Digital Therapeutics

Digital Interventions & Intelligence Group (DiiG)

DiiG is a collaborative initiative led by Dr. Venkat Bhat (Psychiatry-UHT-St. Michael’s) and Dr. Sri Krishnan (Biomedical Engineering-Ryerson University)

Digital intervention projects revolve around digital interventions and intelligence. DiiG deploys various digital modalities including:  Virtual Reality (VR), wearables, and mobile-based components. Our multidisciplinary team is at the intersection of engineering, advanced data analytics and psychology, and uses digital platforms, such as wearables and smartphones, to learn and assess user mental health. Through this, we aim to create personalized mobile and digital interventions to manage and prevent potential harm.

One example of our digital platforms is the novel DiiG (Digital Intelligence and Interventions Group) app, available on the Apple store and Google Play store.  The initial version of DiiG used a customized version of the open-source LAMP platform, built [https://www.digitalpsych.org/lamp.html as a collaboration with the Digital Psychiatry Program at Harvard Medical School.

This platform is fully compliant with patient/participant confidentiality standards such as the US HIPPA and corresponding Canadian PHIPA/PIPEDA privacy laws.  Images of our mobile app and its functionalities can be seen in the Mobile App section.

Functionalities of our DiiG app can be seen below.

Ongoing Studies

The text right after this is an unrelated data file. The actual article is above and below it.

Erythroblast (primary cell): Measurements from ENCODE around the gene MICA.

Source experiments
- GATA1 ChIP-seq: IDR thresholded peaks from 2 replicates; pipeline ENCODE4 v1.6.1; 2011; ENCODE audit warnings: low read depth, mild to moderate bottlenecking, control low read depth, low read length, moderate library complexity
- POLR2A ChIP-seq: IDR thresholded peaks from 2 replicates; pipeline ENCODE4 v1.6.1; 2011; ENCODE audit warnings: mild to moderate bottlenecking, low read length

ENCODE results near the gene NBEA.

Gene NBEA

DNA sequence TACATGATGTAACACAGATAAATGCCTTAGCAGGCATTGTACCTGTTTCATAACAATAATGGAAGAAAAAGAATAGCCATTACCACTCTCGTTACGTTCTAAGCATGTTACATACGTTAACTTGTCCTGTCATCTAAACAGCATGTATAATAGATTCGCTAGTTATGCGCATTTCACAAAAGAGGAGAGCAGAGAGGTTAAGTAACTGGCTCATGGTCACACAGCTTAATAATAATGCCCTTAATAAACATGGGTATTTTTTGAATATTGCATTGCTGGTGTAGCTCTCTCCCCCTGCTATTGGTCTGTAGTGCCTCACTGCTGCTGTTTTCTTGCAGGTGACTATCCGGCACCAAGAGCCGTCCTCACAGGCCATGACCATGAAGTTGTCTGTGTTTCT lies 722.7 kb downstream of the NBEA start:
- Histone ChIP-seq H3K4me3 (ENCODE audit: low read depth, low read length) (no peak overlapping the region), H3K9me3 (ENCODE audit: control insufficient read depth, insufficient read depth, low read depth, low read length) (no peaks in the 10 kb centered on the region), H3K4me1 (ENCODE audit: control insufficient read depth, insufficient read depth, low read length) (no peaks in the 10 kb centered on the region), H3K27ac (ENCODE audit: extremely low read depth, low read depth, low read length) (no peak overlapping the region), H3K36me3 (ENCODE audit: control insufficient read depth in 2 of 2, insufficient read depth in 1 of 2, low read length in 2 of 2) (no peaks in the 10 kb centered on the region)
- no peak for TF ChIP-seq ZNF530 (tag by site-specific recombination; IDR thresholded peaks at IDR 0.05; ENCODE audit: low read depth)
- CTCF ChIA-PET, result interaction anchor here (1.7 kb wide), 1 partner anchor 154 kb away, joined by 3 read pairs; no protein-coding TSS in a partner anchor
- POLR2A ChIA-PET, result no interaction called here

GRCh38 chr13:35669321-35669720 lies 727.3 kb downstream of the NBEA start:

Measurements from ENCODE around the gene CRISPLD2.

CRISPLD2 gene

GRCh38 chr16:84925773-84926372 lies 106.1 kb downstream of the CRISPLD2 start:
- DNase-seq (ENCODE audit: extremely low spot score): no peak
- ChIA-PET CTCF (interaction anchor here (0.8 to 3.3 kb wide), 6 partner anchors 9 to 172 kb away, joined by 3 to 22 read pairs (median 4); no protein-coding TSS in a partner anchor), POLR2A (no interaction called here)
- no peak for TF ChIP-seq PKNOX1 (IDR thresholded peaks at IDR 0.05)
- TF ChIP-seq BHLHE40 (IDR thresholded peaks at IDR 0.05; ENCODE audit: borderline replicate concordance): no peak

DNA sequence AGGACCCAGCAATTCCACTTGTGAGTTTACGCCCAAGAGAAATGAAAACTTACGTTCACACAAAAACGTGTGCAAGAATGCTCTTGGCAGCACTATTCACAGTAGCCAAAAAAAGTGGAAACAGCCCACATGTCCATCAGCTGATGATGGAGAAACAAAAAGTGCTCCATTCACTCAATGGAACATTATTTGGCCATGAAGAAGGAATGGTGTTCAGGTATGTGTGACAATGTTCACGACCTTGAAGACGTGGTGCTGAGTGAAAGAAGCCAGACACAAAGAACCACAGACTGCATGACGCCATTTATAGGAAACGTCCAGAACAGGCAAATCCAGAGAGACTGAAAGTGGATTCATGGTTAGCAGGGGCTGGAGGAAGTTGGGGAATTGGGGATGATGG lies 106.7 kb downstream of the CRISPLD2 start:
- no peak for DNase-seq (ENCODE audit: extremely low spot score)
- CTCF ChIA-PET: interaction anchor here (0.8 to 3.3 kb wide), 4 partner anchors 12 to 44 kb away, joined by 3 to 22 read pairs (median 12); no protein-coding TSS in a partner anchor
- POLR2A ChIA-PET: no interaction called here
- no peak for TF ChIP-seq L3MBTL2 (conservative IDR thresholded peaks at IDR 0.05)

Study Coordinator: Walter Sim (Walter.Sim@unityhealth.to)

Overview: This study will collect digital phenotyping data to assess mental health via DiiG, a novel mobile application that we have developed in-house. The aims of the study are:

  • To better understand the factors influencing mental distress among Unity Health staff during the ongoing COVID-19 pandemic,
  • To reduce the debilitating effects of key distress factors and maintain distress levels within an acceptable range by providing personalized mobile-based feedback (e.g. exercise, mindfulness tips) based on active/passive data, and
  • To streamline the availability of mental health resources such as cognitive behavioural therapy (CBT) where automated mobile-based feedback is insufficient.

Eligibility:

  • UHT Employee
  • 18 years or older
  • Owns a mobile phone (Android phones with OS version 8.0 and above, iPhone 6 with iOS 11 and above)

Intervention Protocol:

  • The study coordinator will provide login access after the participant installs the application on their mobile device.
  • The platform allows for collection of various forms of active data (data collected while the participant is using the app, e.g. surveys assessing anxiety or mood), and passive data (data collected whether or not the user is actively using the app, e.g. accelerometer data).
  • Participants who are (1) unable to manage stress with daily mobile monitoring/feedback and (2) meeting threshold scores for moderate to severe anxiety and depression based on the active (survey data) will have links to access internet-based cognitive behavioural therapy (iCBT).